You Give Them Something to Eat

The first pastor was annoyed and impatient during Miriam’s visit. He had a large and active church, and had thought he was making an appointment to talk to a member about some church problem. When she asked for the appointment, Miriam had said, “It’s about a problem and what the church can do about it.” The secretary had written “church problem” in the little text field on her computer marked “Reason for Appointment” and that was that.

“I was reading in my Bible,” said Miriam, “and I came to a story. It says here that Jesus fed 5,000 people.”

“It’s good to read your Bible,” said the pastor in a neutral tone of voice. He claimed to want people to study their Bibles. In fact, he thought the ones that did it on their own, apart from church curriculum, came up with too many weird ideas. The girl in front of him (what had possessed the secretary to give him an appointment with a teenager?) looked like weird ideas, probably wild ones, were very likely. She had several extra piercings in her ears, one in her lip, and a tattoo on her shoulder that he couldn’t identify, but which gave him the feeling that it was unchristian. She was considered pretty conservative by her crowd at school, but the pastor was unacquainted with her crowd.

This is a work of fiction. Any resemblance of the characters, places, events, or stereotypes to the real world is purely coincidental. (Well, perhaps the stereotypes are real. I’ve met some of them.)
Copyright &copy 2014
Henry E. Neufeld

“Yes,” said Maria. “It’s been helping me in my study of English literature, but that’s not what I’m here about.”

The pastor was a little annoyed. Literature? Then why’s she seeing me? he thought. But he pasted a questioning look on his face.

Encouraged by this, Miriam continued. “But in the middle of the story, Jesus tells the disciples to give the people something to eat. Now either he was screwing with their heads, or he thought they should have been able to do something about it, if they just wanted to badly enough. Maybe he thought they should have planned ahead to bring enough food. I don’t know.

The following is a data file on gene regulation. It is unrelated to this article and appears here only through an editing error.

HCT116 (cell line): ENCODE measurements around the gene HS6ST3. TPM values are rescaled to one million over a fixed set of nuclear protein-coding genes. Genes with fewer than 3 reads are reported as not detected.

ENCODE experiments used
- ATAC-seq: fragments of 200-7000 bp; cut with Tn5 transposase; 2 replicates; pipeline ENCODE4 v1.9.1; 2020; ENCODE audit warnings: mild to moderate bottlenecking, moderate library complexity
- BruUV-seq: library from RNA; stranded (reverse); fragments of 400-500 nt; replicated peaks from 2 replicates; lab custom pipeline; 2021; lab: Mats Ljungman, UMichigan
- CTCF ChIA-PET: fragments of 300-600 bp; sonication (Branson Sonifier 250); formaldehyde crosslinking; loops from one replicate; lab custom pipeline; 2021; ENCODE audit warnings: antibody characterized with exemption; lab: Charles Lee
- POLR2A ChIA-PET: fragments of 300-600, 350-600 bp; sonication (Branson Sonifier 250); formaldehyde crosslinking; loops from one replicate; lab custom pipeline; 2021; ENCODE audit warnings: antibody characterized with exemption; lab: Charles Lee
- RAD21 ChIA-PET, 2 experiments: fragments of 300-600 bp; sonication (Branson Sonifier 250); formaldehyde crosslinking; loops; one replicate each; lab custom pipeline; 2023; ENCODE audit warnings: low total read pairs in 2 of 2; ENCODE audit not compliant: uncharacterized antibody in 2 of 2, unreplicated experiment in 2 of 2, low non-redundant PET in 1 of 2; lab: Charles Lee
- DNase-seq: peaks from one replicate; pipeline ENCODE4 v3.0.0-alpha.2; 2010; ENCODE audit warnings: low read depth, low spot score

“But he says it, ‘You give them something to eat’.”

“Jesus could perform a miracle and feed all those people. We can’t. It would take resources.”

“Yes,” said Miriam. “I can see that. You think Jesus was screwing with their heads.” The pastor couldn’t control the look of distaste that crossed his face. Using the phrase “screwing with their heads” in connection with Jesus just didn’t sound properly respectful. Miriam continued, “I don’t think Jesus was screwing with their heads. I think he wanted them to think about things like that. I think he wanted them to be ready to feed people.”

“You’re not a member of our church, are you?”

Miriam paused and looked puzzled at this apparent non sequitur. (She knew what a non sequitur was. She’d looked it up in English class.) “No,” she said. “I’m not.”

“Where do you go to church?”

“I don’t. My parents aren’t church people.”

“Well, perhaps you should. Then we could teach you how to understand these difficult passages of scripture. Then you could take these questions to your pastor.” He emphasized the pronoun slightly. On the one hand, he wanted to bring in new members. On the other, he thought this one was a troublemaker, and perhaps someone else could be her pastor. He wasn’t sure how old she was. He guessed 16 or so.

“I don’t see what’s so difficult about it. It seems that Jesus doesn’t like people going hungry. It seems like he told his disciples to feed them. When they didn’t, he made it happen. I understand it’s just a story, but stories have meaning too.”

“Well, you can’t take these stories too literally.”

“I’m not taking it literally. I don’t believe that Jesus actually miraculously fed 5,000 people. I don’t believe in that sort of miracle. I believe in the story. ‘You give them something to eat.’ I thought you would too.”

“I would really like to have a chance to teach you some more about the Bible,” lied the pastor. In fact, he really hoped someone else would deal with this girl. “For example, Jesus really did feed 5,000 people. It happened! But right now I don’t have the time. I have another appointment coming up.”